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Are you on your phone working from home? Beware, it can affect your spouse’s work life

Extra time spent on mobile devices after work can result in lower job satisfaction and create tension in marital life that spills over to the spouse’s workplace, says a new study.

sex and relationships Updated: Jan 06, 2018 10:22 IST
Asian News International
Cell phone,Sex,Relationships
Use of a mobile device during family time resulted in lower job satisfaction and lower job performance. (Shutterstock)

Do you use your cell phone at home for work? If yes, then you may need to avoid this habit, as according to a study it may not only have negative implications on you but also on your spouse’s work life. The results showed that use of a mobile device during family time resulted in lower job satisfaction and lower job performance. A previous study by the UN said that people who telework have a tendency to work longer hours, and have higher levels of stress as a result of overlapping paid work and personal life.

Researchers Wayne Crawford from the University of Texas at Arlington, Dawn Carson from Baylor University, Meredith Thompson from Utah State University, Wendy Boswell and Dwayne Whitten from Texas A&M University also conducted the study.

“It’s really no surprise that conflict was created when a spouse is using a mobile device at home,” Crawford said. “So, whether companies care or don’t care about employees being plugged in, those firms need to know that the relationship tension created by their interaction with their employees during non-work hours ultimately leads to work-life trouble,” Crawford explained.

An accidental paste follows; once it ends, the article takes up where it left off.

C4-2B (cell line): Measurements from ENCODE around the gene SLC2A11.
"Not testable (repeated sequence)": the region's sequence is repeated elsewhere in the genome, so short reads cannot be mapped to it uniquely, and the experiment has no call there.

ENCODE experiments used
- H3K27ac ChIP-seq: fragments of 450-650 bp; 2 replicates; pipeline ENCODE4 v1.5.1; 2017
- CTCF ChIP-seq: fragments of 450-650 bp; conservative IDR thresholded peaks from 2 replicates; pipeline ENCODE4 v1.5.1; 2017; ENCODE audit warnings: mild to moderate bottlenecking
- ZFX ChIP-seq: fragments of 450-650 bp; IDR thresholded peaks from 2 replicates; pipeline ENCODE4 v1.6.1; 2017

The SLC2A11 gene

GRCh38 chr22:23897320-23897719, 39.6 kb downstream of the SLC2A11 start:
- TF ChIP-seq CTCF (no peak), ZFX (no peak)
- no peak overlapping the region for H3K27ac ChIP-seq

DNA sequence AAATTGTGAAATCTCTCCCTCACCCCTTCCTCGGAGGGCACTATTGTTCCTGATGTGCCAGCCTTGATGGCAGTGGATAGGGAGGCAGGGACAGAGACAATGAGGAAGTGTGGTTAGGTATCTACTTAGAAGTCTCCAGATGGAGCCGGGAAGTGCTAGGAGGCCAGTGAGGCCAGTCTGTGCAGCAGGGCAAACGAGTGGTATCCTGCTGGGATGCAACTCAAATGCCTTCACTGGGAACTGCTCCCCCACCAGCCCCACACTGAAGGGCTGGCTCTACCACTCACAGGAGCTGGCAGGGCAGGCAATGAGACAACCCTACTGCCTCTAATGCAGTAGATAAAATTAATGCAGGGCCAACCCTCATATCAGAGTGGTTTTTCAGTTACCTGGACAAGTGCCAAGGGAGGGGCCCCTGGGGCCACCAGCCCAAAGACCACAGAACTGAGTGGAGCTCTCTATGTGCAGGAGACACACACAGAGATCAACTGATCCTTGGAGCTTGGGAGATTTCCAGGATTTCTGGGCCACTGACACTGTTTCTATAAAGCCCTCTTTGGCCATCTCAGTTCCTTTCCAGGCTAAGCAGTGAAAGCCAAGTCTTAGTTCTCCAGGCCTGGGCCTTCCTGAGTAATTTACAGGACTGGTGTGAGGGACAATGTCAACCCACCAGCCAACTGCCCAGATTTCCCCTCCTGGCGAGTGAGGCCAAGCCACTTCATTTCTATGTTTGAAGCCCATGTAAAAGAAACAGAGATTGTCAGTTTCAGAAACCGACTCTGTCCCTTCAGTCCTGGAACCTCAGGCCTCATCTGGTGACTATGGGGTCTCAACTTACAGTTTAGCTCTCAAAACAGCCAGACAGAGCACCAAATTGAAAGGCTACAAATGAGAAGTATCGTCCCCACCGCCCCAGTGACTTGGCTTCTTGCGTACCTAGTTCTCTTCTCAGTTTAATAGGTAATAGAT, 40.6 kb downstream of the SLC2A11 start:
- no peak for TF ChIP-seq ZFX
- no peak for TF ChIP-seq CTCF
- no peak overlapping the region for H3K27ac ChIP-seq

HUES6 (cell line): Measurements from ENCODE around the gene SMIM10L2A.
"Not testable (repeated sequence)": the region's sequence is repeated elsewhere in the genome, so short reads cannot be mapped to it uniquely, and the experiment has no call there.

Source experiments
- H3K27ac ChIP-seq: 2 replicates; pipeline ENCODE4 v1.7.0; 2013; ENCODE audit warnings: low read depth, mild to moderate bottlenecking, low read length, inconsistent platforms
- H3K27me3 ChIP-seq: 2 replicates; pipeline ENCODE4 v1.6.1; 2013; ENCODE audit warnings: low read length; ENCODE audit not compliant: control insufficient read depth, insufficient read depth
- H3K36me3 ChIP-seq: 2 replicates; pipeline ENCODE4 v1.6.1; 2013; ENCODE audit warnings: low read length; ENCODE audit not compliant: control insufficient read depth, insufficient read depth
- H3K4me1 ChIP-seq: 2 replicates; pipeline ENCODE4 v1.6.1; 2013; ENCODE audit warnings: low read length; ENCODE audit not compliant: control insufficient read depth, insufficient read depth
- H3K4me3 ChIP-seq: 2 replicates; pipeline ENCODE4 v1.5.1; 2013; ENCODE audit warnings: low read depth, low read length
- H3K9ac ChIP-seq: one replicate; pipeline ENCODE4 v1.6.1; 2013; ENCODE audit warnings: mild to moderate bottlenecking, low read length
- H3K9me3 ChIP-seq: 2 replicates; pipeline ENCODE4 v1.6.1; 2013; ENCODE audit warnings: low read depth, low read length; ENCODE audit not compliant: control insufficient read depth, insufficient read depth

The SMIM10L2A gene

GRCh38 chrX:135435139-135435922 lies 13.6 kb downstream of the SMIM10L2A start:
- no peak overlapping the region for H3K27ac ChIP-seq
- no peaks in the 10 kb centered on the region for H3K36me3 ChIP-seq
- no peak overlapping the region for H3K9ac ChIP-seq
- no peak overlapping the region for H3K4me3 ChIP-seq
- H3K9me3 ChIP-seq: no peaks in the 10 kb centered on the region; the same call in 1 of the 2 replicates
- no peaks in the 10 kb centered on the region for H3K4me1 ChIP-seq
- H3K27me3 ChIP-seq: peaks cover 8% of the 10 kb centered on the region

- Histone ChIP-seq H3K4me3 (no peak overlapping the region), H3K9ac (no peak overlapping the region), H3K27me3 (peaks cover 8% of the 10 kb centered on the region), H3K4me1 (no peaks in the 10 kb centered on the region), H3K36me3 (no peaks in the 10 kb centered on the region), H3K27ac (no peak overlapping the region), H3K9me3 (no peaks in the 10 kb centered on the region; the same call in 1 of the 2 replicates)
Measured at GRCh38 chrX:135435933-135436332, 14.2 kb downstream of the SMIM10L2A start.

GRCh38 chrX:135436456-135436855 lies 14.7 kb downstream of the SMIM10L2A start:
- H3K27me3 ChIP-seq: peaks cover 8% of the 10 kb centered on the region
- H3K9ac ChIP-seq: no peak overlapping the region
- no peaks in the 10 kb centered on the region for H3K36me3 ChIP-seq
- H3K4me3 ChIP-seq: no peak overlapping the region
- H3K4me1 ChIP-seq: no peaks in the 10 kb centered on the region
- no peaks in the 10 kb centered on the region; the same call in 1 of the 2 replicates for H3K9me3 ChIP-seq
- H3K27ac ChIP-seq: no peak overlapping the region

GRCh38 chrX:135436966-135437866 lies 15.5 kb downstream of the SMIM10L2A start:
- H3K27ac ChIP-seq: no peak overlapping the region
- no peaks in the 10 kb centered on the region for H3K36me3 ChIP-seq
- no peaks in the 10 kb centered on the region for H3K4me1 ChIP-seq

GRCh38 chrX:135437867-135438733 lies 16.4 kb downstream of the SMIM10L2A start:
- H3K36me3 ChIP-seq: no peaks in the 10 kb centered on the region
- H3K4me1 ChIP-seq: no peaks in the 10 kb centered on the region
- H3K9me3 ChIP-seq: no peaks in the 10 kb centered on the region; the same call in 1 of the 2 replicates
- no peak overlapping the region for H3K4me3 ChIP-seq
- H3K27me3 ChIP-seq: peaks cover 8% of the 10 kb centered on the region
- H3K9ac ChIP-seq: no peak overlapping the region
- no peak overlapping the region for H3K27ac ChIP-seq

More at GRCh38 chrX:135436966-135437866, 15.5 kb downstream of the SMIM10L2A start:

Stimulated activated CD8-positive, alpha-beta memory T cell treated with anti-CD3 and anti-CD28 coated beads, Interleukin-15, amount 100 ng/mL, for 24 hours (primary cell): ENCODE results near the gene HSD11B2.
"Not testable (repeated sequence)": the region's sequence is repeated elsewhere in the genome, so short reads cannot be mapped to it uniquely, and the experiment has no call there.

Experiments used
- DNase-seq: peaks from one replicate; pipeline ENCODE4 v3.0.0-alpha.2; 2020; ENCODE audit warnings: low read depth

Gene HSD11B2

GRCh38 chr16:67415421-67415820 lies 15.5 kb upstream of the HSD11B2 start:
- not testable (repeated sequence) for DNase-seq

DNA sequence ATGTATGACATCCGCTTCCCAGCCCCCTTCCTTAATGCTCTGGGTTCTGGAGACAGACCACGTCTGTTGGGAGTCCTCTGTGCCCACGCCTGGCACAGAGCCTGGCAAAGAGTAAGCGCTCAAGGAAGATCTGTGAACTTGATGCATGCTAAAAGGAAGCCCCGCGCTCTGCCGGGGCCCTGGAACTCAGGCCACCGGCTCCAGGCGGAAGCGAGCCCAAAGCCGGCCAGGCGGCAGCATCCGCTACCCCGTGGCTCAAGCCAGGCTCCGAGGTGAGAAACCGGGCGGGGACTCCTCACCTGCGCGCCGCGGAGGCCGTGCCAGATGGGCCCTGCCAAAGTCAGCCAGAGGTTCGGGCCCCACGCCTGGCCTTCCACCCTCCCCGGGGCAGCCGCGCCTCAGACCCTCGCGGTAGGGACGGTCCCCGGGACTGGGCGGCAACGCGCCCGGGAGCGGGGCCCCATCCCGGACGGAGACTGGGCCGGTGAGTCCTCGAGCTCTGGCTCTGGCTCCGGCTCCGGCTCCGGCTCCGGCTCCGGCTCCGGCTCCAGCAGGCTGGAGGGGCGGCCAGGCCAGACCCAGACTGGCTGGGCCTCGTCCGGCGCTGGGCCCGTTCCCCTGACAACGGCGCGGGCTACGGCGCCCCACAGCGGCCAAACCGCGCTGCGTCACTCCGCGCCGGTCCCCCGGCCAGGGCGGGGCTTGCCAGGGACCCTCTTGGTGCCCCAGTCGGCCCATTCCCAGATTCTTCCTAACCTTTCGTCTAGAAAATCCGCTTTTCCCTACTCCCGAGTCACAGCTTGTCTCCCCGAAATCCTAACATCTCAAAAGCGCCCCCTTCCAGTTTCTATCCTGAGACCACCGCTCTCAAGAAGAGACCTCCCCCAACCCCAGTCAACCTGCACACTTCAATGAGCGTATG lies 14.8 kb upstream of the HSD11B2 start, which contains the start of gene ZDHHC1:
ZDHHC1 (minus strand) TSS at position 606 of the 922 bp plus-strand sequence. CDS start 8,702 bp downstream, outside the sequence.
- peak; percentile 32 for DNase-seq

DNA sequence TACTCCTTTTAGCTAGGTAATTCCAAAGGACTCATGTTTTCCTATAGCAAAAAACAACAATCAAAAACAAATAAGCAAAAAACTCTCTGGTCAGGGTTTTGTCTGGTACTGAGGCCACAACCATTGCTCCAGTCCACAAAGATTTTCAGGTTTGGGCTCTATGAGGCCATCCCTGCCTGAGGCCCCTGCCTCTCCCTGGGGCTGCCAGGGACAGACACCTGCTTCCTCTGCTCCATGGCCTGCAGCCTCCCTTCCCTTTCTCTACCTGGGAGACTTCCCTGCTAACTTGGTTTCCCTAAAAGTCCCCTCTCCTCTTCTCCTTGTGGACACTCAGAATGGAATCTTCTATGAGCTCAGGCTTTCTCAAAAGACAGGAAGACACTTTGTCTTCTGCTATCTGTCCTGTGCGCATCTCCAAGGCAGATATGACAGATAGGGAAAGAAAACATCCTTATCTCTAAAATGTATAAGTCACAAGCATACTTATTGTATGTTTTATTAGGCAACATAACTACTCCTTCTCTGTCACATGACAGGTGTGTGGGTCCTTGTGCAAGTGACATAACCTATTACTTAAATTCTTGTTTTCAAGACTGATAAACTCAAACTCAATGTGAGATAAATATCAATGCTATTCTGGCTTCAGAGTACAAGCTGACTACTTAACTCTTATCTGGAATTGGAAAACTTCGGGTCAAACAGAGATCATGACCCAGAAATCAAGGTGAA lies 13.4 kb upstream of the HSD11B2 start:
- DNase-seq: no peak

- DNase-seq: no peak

The team examined 344 married couples who worked full-time and used mobile devices or tablets at home for work purposes. Crawford explained that there is plenty of research on technology and how it affects employees, but they wanted to see if this technology use carried over to affect the spouse negatively at work.

“That extra time spent on mobile devices after hours might not be worth it if the grief it causes results in productivity losses once the conflict is carried back to work,” Rasheed said. The research appears in the journal of Occupational Health Psychology.

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First Published: Jan 06, 2018 10:17 IST